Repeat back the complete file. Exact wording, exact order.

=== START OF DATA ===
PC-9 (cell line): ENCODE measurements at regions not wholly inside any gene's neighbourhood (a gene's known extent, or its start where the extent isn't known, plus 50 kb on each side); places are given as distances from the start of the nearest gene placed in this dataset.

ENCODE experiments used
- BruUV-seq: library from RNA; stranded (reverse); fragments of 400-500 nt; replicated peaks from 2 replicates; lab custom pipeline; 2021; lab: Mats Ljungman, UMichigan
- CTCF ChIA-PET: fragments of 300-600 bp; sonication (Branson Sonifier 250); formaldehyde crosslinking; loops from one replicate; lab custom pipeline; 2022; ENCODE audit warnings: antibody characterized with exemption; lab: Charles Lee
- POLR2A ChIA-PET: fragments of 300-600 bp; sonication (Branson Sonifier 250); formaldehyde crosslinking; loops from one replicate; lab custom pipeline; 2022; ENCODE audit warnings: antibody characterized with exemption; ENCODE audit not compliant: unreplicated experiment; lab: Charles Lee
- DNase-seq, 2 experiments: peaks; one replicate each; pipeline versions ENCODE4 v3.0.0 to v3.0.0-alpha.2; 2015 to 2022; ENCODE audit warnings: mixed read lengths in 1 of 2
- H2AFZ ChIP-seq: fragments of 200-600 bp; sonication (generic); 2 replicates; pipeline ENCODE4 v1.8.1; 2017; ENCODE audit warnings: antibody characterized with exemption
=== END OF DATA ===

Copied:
PC-9 (cell line): ENCODE measurements at regions not wholly inside any gene's neighbourhood (a gene's known extent, or its start where the extent isn't known, plus 50 kb on each side); places are given as distances from the start of the nearest gene placed in this dataset.

ENCODE experiments used
- BruUV-seq: library from RNA; stranded (reverse); fragments of 400-500 nt; replicated peaks from 2 replicates; lab custom pipeline; 2021; lab: Mats Ljungman, UMichigan
- CTCF ChIA-PET: fragments of 300-600 bp; sonication (Branson Sonifier 250); formaldehyde crosslinking; loops from one replicate; lab custom pipeline; 2022; ENCODE audit warnings: antibody characterized with exemption; lab: Charles Lee
- POLR2A ChIA-PET: fragments of 300-600 bp; sonication (Branson Sonifier 250); formaldehyde crosslinking; loops from one replicate; lab custom pipeline; 2022; ENCODE audit warnings: antibody characterized with exemption; ENCODE audit not compliant: unreplicated experiment; lab: Charles Lee
- DNase-seq, 2 experiments: peaks; one replicate each; pipeline versions ENCODE4 v3.0.0 to v3.0.0-alpha.2; 2015 to 2022; ENCODE audit warnings: mixed read lengths in 1 of 2
- H2AFZ ChIP-seq: fragments of 200-600 bp; sonication (generic); 2 replicates; pipeline ENCODE4 v1.8.1; 2017; ENCODE audit warnings: antibody characterized with exemption